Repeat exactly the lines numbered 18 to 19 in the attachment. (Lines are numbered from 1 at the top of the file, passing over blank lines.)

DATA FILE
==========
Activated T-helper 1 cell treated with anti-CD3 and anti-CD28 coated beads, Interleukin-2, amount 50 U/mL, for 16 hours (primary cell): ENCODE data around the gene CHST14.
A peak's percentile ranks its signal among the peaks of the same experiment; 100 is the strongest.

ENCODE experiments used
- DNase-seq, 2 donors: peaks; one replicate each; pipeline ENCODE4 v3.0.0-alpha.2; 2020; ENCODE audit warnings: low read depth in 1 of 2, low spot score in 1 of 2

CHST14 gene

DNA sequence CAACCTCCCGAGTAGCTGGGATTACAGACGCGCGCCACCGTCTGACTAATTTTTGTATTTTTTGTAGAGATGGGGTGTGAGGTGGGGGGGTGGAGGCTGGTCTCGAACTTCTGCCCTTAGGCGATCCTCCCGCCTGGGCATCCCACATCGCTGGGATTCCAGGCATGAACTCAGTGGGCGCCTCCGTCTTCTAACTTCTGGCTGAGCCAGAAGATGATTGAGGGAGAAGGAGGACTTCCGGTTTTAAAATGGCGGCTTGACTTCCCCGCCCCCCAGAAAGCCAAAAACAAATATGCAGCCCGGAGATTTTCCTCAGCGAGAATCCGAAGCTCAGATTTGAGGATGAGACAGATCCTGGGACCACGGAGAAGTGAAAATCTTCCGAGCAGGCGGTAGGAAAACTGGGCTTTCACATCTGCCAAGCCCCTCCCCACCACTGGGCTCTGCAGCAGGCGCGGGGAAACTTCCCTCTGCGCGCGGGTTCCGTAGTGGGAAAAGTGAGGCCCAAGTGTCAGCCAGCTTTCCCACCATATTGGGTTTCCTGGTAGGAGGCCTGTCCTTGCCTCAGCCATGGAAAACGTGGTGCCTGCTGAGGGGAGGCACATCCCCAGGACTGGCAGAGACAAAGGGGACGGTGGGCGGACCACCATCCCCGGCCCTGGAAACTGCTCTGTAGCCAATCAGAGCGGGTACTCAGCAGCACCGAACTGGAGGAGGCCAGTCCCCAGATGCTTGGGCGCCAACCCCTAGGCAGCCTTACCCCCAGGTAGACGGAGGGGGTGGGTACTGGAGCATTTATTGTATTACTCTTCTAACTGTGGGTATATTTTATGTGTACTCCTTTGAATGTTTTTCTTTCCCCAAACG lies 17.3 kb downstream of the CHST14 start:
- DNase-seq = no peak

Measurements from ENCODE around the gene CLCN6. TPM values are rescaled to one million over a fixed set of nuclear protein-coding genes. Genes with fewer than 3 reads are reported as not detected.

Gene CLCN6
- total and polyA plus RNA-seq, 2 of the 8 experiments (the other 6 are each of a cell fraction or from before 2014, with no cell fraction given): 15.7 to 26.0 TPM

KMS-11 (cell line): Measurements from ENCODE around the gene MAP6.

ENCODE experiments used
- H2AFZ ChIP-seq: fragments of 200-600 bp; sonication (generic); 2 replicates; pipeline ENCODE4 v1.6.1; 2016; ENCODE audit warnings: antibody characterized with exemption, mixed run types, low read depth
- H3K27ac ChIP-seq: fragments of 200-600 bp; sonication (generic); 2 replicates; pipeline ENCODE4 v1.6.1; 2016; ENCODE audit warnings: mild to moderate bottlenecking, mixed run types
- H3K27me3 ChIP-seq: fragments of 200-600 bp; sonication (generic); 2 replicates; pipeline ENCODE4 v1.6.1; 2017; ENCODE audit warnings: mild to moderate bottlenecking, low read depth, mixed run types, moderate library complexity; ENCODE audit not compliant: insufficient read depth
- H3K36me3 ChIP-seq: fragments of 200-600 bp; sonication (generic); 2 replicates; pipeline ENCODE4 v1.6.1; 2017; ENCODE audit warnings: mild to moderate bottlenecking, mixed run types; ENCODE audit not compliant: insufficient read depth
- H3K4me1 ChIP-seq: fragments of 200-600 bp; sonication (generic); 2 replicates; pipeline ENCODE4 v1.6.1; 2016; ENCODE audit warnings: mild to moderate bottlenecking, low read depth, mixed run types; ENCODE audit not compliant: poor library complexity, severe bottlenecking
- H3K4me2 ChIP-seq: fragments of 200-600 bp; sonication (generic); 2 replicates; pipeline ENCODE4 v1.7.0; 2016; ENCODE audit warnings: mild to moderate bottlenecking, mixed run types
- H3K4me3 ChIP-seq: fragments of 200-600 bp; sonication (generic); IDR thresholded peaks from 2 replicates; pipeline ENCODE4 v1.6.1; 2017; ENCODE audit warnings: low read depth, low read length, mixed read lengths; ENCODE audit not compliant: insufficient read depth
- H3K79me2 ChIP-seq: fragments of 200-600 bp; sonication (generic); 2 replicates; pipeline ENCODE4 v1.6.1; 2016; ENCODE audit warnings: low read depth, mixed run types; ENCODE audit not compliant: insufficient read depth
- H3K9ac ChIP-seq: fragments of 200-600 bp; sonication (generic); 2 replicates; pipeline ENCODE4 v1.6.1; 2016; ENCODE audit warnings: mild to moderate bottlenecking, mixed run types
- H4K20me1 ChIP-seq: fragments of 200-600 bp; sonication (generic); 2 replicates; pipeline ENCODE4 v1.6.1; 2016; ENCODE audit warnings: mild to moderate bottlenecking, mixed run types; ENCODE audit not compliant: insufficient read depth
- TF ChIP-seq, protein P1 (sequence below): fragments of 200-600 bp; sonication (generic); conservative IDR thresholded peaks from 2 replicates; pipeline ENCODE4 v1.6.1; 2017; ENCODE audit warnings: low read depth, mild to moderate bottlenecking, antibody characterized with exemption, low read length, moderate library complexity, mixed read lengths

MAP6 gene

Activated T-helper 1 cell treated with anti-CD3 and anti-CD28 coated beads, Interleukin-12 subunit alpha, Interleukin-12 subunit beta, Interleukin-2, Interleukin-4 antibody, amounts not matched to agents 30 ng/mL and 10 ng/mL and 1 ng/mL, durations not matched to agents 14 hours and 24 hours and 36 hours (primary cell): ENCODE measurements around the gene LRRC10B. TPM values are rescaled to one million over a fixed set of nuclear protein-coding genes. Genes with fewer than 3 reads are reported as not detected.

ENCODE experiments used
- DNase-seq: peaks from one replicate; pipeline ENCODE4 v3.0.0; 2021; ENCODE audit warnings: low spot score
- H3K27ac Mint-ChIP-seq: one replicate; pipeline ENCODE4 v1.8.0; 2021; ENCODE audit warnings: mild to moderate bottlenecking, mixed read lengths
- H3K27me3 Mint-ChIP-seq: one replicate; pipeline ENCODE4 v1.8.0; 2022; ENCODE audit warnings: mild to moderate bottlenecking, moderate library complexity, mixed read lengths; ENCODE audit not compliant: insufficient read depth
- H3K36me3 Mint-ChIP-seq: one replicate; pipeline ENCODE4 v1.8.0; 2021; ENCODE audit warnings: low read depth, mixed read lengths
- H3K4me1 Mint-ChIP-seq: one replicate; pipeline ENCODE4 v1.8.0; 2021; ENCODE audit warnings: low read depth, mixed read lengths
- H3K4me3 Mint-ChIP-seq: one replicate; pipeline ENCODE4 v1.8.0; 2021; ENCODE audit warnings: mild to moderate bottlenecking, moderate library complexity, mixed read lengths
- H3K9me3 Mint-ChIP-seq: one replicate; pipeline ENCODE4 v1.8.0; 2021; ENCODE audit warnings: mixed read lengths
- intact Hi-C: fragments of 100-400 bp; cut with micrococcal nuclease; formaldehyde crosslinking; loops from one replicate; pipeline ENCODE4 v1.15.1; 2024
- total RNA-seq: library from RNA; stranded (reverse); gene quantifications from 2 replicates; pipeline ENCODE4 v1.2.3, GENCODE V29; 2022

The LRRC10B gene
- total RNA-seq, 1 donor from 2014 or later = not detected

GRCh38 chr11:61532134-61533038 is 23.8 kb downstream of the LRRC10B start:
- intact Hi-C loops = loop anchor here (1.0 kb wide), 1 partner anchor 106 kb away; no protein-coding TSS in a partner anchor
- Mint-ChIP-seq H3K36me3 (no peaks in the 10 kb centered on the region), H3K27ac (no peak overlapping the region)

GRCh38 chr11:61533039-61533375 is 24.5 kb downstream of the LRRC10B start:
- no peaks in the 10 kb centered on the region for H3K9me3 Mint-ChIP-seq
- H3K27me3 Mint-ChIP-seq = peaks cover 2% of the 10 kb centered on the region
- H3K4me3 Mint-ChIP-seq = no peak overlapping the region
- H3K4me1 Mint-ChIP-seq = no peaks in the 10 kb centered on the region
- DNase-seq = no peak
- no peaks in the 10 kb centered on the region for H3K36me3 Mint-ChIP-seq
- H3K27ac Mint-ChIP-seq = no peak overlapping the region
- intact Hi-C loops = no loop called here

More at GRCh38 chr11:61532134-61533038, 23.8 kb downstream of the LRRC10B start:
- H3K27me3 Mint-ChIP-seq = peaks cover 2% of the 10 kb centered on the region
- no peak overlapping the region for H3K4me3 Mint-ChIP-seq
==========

- H3K4me2 ChIP-seq: fragments of 200-600 bp; sonication (generic); 2 replicates; pipeline ENCODE4 v1.7.0; 2016; ENCODE audit warnings: mild to moderate bottlenecking, mixed run types
- H3K4me3 ChIP-seq: fragments of 200-600 bp; sonication (generic); IDR thresholded peaks from 2 replicates; pipeline ENCODE4 v1.6.1; 2017; ENCODE audit warnings: low read depth, low read length, mixed read lengths; ENCODE audit not compliant: insufficient read depth